“My relationship with the socwoks got better – they accept that I'm choosy.”

“So Matron, what is your magic formula for your girls as you call them?”

“I look after them, lots of tlc, I provide a room for each one, nice food, I buy 'em clothes, clothes that fit them and make 'em look good. I don't mind if they spend hours looking at the wall in their room, especially to begin with. However I encourage them to help around the house, I teach 'em to cook and clean and so on. I have to, with up to eleven bodies in the house, I can't do it alone.”

“I get 'em educated, some can't read or write when they come here, but fortunately the local college runs second and third chance courses. I try to get them to learn a trade and get a job. One of my girls went to university, I'm proud of that.”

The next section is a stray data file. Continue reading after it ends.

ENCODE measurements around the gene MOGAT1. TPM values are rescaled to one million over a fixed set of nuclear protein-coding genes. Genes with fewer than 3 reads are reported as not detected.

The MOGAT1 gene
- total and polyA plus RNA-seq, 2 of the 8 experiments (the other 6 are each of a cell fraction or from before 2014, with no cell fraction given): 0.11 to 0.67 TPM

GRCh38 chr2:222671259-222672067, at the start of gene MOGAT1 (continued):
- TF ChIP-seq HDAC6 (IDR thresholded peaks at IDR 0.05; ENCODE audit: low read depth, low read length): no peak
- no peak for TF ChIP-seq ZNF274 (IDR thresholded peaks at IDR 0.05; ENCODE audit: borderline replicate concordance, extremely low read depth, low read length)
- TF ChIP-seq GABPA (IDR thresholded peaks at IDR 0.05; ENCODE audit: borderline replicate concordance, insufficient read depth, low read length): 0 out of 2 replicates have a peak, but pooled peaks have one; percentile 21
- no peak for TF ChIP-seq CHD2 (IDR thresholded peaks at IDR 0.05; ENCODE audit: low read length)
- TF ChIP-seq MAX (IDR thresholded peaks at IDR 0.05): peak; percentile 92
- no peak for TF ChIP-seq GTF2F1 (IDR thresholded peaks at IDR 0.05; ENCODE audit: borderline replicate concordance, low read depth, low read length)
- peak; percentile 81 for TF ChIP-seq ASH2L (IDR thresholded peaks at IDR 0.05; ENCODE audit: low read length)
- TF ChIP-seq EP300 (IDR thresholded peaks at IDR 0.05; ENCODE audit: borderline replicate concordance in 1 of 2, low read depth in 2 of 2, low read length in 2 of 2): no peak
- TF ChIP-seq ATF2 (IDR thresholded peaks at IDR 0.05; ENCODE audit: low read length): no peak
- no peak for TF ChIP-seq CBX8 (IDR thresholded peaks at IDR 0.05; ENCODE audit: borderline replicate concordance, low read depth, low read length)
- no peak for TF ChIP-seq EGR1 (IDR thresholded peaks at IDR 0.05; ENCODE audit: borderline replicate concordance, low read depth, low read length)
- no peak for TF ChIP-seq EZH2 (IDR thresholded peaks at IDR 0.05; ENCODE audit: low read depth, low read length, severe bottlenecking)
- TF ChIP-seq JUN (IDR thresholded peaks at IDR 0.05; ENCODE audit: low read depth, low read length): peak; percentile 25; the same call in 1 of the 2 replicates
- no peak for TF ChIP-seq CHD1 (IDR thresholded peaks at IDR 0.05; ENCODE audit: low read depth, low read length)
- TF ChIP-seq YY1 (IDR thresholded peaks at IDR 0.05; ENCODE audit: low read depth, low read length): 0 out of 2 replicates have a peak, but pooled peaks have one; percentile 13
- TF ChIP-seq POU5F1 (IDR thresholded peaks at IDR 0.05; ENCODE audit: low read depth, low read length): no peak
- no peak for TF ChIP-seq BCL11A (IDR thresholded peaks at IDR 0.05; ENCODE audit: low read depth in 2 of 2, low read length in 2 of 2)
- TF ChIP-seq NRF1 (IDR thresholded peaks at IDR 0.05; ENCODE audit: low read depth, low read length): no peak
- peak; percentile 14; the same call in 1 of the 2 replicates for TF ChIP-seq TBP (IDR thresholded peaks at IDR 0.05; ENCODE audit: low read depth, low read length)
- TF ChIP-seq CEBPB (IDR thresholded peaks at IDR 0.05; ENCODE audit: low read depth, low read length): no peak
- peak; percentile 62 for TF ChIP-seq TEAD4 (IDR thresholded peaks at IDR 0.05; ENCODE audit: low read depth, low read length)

“My real magic is that I listen to them, whatever they have to say. And I wash them, I like doing that.”

“You wash 'em?”

“Yeah, you know, with water, the wet stuff, and soap, and shampoo for the hairy bits.”

“Isn't that a bit perverted, Matron?”

“Oh yes, definitely.”


“The interview ended abruptly at this point. I couldn't think of anything to say – how could the conversation continue? Matron left the room suddenly – a girl had called out:”

“Come quickly, Matron. Mary is having another fit; she's lying on the floor kicking the air with her legs and arms.”


“I had arranged to stay the night and interview some of the girls. Matron told me:”

“The house is full, you will have to sleep with me.”

“That night I lay in bed with Matron wrapped firmly round me, I was thinking that in the morning Matron was going to wash me.”